Workplace Violence: TOP 5 Phrases to AVOID when Dealing with an Angry Person
When confronted with an angry customer, co-worker, employee or stranger, it is important to not only know which verbal and non-verbal communication you should use to de-escalate the situation, but also be aware of the phrases you should absolutely avoid.
The last thing you want to do is push someone’s button and trigger an emotional response which is what some of these phrases do in a tense situation.
1. Calm Down
This has become a very common phrase that most people use. Think back to the last time that someone else told you to “calm down.” Did it work? No, in fact this simple statement actually escalates the situation and often causes the angry person to shout “I AM CALM!”
2. You Said…
This is an accusatory statement and even if the angry person actually said what you are accusing them of, he/she will escalate and become defensive. It is much better to change our language and say “What I thought I heard was” or “I may have misunderstood.” It is never good to accuse an angry person of anything because it guarantees the escalation of the situation.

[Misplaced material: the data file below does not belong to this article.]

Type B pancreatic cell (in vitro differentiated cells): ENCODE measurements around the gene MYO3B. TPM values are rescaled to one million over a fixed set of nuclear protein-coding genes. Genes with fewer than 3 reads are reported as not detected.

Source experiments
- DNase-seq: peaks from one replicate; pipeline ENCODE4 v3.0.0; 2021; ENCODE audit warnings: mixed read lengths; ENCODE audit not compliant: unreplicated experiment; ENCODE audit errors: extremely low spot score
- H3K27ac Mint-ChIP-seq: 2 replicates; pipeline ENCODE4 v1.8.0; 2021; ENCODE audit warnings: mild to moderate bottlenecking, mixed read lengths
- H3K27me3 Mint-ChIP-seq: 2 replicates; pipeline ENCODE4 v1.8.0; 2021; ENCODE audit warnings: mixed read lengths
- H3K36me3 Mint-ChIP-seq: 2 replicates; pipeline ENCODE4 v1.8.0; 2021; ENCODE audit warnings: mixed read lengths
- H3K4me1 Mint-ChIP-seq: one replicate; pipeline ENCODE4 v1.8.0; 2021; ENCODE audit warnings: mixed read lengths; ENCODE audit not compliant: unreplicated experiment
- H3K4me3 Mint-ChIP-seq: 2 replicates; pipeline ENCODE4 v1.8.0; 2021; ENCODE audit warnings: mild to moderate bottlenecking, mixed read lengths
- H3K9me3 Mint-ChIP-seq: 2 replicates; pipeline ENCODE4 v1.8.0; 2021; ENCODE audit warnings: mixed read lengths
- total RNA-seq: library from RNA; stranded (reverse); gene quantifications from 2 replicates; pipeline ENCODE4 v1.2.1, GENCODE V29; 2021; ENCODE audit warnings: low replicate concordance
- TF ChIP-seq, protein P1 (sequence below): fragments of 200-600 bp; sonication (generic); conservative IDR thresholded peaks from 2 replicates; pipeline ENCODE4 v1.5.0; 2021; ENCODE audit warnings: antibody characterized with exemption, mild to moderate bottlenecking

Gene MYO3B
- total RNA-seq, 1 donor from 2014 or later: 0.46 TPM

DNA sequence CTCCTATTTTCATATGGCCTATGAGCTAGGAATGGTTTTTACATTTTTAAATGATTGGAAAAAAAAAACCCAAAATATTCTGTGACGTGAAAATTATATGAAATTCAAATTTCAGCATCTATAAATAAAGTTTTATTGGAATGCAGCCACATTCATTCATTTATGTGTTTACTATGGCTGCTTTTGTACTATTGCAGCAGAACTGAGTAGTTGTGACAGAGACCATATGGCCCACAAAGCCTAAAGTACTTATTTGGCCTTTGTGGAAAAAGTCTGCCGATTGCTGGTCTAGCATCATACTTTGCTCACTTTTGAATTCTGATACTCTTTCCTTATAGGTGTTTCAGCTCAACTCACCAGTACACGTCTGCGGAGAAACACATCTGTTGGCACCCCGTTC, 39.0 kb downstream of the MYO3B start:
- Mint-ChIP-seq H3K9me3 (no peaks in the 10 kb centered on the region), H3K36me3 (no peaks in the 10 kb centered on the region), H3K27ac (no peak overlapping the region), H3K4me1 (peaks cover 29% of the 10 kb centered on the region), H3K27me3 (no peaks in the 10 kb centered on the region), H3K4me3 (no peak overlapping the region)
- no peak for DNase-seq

3. If I Were You…
There is no benefit to offering your opinion – an angry person doesn’t care what you think. They want to be heard! So instead of offering your opinion, be quiet and listen. Really listen to what they are saying, it is very clear to the other person if you're engaged or not.
4. I Know How You Feel
How could we possibly know how to they feel? We know how we feel and often project our feelings on others. When we tell someone else how they feel they know immediately that we are not listening to them.
5. I Understand
Never use this term unless you have walked a mile in their shoes. For instance, they may be incredibly stressed and in fear over something; perhaps they have a young child going through chemotherapy and maybe your child was also diagnosed with cancer and underwent chemo. In this circumstance it would be okay to say “I understand what you are going through because my daughter was diagnosed with cancer 5 years ago and I know how stressful that can be.” But if you don't have the facts to back this statement up, avoid it at all costs. Using it without context will come off as patronizing.
The main thing to remember is that the angry person wants to be heard! By changing our language we can de-escalate the situation and change a possible violent outcome.
Contact me today at firstname.lastname@example.org to talk about my customized "Managing Angry People" training that can be delivered as in-person seminars or virtually.